Supreme Court Ruling Ends Efforts to Have Bill Repealed
By Editorial Staff
On January 1, 1996, the state of Washington made health care history with the passage of House Bill 1034. The bill, the first of its kind in the nation, required insurance carriers to provide access to all types of health care providers licensed or certified under state law.
Also known as the "alternative provider" statue, the law required insurers to cover services provided by all of the state's licensed categories of health care providers, including acupuncturists, chiropractors, medical doctors, naturopaths, physician assistants, registered nurses, podiatrists and licensed massage therapists.
Almost immediately after going into effect, the state's largest insurance companies began challenging the law in court. The outcome of that effort was a decision made by a federal judge in Tacoma, Washington in 1997. The judge in that case declared that the bill conflicted with the federal Employee Retirement Income Security Act (ERISA) barring state regulation of employer benefit plans.
In June 1998, however, the U.S. Ninth Circuit Court of Appeals in San Francisco overruled the judge's decision and reinstated the law. The court ruled that a federal law did not prevent a state from expanding health coverage to its residents. The court also recognized that HB 1034 met the traditional tests for insurance matters and therefore fell within the state's jurisdiction.
On February 22, 1999, the U.S. Supreme Court declined to hear an appeal by the insurance industry, rejecting their attempts to have the law overturned. The justices also let the decision of the Ninth Circuit Court stand.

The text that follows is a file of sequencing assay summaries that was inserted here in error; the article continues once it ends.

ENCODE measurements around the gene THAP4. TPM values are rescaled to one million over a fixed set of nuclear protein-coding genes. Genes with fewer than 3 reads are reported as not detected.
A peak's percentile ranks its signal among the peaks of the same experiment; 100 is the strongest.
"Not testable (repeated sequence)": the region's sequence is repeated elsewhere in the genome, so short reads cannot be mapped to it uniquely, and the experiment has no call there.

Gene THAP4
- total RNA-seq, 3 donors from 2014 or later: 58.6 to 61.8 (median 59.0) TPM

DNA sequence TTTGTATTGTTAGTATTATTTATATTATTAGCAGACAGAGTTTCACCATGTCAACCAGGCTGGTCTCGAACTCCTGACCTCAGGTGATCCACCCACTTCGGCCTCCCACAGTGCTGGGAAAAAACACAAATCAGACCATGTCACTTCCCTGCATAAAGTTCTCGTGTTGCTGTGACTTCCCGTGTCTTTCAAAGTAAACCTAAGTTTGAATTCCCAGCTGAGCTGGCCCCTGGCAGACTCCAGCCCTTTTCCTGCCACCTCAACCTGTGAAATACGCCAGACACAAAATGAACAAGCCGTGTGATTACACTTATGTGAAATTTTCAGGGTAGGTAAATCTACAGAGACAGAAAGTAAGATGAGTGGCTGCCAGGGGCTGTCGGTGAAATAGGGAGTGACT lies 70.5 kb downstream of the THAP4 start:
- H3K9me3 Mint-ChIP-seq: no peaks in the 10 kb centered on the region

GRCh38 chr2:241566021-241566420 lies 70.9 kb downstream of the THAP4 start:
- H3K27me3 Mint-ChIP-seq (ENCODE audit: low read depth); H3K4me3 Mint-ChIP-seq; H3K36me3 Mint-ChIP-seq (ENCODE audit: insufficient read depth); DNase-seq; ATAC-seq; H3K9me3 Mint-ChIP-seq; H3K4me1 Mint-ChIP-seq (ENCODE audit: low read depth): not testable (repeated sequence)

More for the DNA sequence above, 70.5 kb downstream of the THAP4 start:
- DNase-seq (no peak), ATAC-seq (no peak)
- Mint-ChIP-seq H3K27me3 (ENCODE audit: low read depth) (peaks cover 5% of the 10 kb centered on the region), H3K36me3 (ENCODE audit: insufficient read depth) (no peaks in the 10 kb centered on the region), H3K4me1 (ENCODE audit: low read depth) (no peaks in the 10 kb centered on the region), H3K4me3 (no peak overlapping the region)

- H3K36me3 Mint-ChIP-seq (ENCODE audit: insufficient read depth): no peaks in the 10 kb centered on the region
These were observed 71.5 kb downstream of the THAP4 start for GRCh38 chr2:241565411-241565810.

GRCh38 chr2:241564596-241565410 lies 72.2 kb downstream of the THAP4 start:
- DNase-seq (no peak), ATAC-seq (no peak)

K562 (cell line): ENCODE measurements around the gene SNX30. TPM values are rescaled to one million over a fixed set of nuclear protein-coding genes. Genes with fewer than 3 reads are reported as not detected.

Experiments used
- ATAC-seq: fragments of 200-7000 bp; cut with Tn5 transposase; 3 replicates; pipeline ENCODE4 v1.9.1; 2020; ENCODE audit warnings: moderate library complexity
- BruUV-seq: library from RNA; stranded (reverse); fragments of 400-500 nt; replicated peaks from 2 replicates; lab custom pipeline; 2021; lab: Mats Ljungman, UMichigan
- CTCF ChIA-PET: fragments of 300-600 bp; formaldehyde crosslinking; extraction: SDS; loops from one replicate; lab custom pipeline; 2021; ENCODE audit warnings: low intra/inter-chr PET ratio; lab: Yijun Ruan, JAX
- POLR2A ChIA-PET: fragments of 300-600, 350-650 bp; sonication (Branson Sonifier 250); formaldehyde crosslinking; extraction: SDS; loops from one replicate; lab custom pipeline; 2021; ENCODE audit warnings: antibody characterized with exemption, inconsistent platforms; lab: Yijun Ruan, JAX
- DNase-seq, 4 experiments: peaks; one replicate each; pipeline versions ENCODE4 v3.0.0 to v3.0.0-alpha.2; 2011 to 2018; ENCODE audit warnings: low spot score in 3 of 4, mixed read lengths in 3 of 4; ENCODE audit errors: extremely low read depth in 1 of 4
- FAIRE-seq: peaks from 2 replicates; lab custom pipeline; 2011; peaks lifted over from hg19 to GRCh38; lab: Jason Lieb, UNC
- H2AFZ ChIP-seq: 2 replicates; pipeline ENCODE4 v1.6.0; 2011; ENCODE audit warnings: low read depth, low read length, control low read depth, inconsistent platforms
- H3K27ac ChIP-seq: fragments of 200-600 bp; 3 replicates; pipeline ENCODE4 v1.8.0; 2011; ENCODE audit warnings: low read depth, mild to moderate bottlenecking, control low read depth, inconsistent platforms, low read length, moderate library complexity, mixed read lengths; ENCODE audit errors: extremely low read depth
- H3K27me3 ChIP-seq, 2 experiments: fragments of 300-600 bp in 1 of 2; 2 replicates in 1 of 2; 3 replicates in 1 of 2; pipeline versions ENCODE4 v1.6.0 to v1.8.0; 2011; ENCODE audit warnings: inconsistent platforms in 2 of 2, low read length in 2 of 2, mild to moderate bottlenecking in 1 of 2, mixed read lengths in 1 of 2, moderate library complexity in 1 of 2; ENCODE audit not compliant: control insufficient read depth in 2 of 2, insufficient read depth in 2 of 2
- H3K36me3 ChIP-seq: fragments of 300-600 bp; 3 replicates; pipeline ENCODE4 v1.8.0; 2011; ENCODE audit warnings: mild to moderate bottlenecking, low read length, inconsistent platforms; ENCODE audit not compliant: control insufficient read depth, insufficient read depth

Now, more than four years after it was passed in the state legislature, a decision from the Washington State Supreme Court has apparently ended the insurance industry's continued hopes of having the law repealed.
The latest attack on House Bill 1034 was issued this past November, when Regence BlueShield of Seattle accused the state's insurance commissioner, Deborah Senn, of interpreting the law too broadly. Regence argued that the law should not apply to traditional insurance plans, but only to managed care plans in which a patient's health coverage is managed by a "gatekeeper."
The court unanimously rejected Regence's claims, however, ruling that commissioner Senn's interpretation of the statute "is consistent with the legislature's intent" and that it pertained to managed care plans as well as all health care insurance plans offered by health care insurers. The court added that "every health plan offered by Regence (with the exception of basic health model plans)" is subject to the regulations contained within the alternative provider law.
"Choice of provider is the biggest single issue in health care," Senn said after the ruling. "This law is one of the most popular health care laws that the legislature has ever passed."
Senn noted that while the law does not change what is covered by health plans, it does give consumers more options as to who will treat their conditions. Consumers who suffer from back pain, for example, will have more choices (acupuncturists, chiropractors, massage therapists, etc.) as to who they can see for treatment, provided their benefit plan covers that condition.
"We are very pleased the Supreme Court decided to reinstate this bill," added Tim Church, a spokesperson for the Washington State Department of Health. "It means Washington residents will have more choices when choosing health care providers. We know consumers have been asking for more access to treatments like acupuncture, so this is a step in the right direction."